It would appear that Bad Girl seeks only praise, and that she does not take kindly to anyone who would dare to challenge her, immediately antagonizing them as she did Travis. Meanwhile, all of her victims on the conveyer belt have their legs and arms bound, rendering them completely incapable of escaping her swings, and similarly incapable of challenging her in any way. Essentially, she appears to feed her own ego on the idea that she is unbeatable, unstoppable, and that she is carrying out some greater service by offing these men, all while they have no visible faces – they are presented to her as targets, not human beings. The idea that Bad Girl is fueled by some hatred of men seems a bit more dark and serious in tone than many of the vices exhibited by her fellow assassins. There is, however, a theorized connection that some fans have drawn between Bad Girl and Dr. Peace, linking them as daughter and father.

As Dr. Peace explains in his pre-fight dialogue, he had dinner with his ex-wife and daughter at a restaurant, after not having seen his daughter in a decade. He states that, much as he appreciated the UAA going to such lengths to set things up for him, the dinner did not go over well, that the atmosphere betrayed everyone’s true feelings, and that his daughter did not so much as look him in the eye. Using the shared location of the baseball stadium as the common denominator for these two assassins seems perhaps a bit of a stretch, but if Dr. Peace was indeed Bad Girl’s father, it would help to explain a great deal about her.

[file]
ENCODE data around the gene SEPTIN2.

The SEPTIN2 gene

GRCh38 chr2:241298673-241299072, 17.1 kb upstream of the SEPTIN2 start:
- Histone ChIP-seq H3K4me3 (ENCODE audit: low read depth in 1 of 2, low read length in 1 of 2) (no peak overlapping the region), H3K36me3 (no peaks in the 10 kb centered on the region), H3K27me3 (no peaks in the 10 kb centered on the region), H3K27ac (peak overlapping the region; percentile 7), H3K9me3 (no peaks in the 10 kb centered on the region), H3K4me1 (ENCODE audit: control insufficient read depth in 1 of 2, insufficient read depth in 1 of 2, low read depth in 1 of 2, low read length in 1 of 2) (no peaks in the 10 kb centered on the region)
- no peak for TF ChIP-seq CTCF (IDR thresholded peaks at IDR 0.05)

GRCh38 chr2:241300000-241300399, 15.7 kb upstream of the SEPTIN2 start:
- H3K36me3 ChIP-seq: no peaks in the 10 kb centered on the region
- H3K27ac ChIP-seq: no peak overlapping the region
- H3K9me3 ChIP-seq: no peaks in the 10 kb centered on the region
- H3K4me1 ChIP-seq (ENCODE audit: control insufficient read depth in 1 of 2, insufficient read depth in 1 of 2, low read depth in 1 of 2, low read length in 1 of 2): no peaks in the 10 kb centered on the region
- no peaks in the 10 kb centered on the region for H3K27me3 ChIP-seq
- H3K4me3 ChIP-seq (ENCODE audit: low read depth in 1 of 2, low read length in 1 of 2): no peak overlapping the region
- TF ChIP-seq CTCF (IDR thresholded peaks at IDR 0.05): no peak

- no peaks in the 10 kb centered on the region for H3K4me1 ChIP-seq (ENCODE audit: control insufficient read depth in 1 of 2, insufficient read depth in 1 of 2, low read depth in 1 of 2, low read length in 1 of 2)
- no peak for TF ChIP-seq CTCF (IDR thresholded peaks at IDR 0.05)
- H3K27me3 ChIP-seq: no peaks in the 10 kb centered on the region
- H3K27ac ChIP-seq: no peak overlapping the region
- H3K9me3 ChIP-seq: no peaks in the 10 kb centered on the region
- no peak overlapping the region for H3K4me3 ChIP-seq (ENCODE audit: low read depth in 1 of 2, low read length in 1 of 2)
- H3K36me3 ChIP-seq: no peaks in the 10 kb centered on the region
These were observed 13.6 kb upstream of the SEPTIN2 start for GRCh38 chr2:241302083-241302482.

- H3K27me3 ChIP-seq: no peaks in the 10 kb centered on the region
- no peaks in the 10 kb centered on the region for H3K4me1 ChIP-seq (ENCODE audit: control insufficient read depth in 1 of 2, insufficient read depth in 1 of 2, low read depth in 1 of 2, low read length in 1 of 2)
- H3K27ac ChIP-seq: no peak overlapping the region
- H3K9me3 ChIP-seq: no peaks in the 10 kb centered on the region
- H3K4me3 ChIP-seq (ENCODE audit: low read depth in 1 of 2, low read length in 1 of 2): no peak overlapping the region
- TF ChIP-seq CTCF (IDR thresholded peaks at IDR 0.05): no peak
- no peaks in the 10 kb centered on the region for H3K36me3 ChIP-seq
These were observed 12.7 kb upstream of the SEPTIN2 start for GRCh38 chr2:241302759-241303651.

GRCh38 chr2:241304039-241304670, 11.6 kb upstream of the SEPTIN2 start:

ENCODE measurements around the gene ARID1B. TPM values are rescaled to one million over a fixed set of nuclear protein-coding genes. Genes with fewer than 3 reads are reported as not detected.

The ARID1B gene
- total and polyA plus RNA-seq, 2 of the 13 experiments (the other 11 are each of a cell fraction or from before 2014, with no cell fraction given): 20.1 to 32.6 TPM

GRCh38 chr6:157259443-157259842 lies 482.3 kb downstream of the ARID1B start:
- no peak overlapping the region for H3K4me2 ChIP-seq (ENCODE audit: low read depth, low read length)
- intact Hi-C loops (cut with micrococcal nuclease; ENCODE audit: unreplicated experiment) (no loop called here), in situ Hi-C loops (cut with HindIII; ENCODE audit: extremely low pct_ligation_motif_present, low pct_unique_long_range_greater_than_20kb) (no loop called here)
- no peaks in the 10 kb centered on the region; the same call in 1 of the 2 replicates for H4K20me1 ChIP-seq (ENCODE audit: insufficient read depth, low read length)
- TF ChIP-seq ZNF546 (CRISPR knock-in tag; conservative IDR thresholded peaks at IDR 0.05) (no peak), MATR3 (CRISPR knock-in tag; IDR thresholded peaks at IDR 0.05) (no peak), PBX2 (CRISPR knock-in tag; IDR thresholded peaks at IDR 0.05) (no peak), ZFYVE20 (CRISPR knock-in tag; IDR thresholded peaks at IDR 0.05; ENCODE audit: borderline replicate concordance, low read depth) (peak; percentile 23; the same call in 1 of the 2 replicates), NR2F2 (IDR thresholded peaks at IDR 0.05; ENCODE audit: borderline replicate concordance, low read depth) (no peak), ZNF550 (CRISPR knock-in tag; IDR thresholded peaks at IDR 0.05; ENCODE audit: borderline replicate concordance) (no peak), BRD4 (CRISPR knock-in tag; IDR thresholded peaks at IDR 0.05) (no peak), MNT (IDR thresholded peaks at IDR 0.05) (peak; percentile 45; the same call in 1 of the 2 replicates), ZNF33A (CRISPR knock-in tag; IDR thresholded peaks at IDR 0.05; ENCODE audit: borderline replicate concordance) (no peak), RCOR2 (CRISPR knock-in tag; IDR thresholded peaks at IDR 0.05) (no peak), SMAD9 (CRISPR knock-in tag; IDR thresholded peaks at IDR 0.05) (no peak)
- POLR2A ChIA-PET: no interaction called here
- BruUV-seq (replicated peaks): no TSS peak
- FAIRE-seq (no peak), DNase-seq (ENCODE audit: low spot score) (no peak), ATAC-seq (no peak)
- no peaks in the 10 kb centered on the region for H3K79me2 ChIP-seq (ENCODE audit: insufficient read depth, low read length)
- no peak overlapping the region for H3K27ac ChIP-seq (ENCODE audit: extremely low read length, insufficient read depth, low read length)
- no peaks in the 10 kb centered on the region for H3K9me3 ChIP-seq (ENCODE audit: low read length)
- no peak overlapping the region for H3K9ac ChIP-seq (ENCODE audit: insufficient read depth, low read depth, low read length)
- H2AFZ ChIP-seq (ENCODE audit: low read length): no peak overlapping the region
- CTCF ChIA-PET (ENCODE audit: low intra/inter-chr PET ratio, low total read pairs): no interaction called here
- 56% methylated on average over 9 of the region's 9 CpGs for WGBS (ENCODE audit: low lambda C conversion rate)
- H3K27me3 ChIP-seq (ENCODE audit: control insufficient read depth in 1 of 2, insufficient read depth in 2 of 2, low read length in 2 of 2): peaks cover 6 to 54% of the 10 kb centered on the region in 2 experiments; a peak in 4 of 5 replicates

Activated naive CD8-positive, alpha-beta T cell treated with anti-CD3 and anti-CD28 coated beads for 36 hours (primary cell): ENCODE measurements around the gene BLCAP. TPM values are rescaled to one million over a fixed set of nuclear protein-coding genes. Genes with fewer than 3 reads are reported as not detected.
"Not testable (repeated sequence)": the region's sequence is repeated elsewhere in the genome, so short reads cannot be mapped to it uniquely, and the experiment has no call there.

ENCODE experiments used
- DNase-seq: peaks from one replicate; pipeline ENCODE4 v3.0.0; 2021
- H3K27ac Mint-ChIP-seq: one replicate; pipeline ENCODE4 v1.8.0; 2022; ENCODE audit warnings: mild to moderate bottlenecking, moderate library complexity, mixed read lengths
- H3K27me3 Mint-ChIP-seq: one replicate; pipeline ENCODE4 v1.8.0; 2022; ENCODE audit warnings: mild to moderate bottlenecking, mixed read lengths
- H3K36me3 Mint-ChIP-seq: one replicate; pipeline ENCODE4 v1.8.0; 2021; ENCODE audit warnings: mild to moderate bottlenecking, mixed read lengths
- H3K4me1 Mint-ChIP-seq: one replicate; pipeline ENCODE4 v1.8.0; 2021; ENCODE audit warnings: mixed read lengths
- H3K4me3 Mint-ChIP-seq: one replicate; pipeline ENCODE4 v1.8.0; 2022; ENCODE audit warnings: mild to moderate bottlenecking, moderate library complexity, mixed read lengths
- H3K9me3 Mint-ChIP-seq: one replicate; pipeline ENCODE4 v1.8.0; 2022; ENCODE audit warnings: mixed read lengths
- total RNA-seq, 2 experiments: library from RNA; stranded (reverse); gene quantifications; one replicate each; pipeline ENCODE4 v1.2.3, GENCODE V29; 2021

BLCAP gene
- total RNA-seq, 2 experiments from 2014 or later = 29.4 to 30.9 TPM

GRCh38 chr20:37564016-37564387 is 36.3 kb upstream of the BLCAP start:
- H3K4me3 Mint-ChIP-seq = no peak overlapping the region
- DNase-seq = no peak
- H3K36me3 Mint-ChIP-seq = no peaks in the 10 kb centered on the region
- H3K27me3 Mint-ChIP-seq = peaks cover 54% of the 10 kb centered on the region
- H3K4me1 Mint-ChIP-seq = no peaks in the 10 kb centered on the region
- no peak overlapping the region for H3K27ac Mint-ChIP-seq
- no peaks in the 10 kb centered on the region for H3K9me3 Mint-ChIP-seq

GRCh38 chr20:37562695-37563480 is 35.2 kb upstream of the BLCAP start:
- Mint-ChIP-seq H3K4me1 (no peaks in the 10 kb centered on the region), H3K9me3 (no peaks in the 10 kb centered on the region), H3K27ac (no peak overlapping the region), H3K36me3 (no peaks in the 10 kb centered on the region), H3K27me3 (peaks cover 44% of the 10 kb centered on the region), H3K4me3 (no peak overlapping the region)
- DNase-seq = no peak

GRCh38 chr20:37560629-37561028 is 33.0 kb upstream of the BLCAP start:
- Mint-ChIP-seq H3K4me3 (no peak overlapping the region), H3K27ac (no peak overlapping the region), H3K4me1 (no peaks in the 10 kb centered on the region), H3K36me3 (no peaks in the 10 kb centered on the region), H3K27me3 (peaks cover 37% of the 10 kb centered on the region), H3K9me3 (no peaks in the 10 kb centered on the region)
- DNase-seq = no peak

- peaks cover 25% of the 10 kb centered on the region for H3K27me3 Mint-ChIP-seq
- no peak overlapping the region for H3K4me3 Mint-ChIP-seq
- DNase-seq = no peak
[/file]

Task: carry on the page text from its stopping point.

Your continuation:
Dr. Peace is said to be a black market dealer, someone who is involved with dirty investigations, and who is very good at what he does in both his work with criminal organizations as well as his role as the ninth-ranked assassin. The No More Heroes Wiki states that Bad Girl is twenty-three years old at the time of her fight with Travis, meaning that the last time she saw her father was when she was thirteen, undergoing puberty and dealing with all the emotional and hormonal changes that come as a result of that. If all that Bad Girl knew about her father was that he was into some sinister and bloody business, and that he had put his illegal work before his role as a father, she might be inclined to resent him and everything he stood for. While we don’t know the sort of home life she grew up in, other factors between these key developmental years and adulthood could have extrapolated upon her negative feelings toward her father to expand into a more extreme generalization that she views men as potential causes for her emotional suffering and/or threats to her well-being, or that she utilizes them as stand-ins to project intense feelings of frustration toward her father onto. Perhaps Bad Girl’s alcoholic tendencies tie into this as well, though it could also be the case that she was downing beer in excess to deal with the recent death of her father, someone who seemingly showed up out of nowhere ten years after skipping out on her to host an ill-fated attempt at reconnecting, only to go ahead and get himself killed the very next day, with nothing reconciled in the end. Again, this last portion of this particular entry is heavily rooted in fan-proposed content, none of which has actually been confirmed since the initial release of No More Heroes, but it could provide some compelling introspection on two of Santa Destroy's most skilled assassins.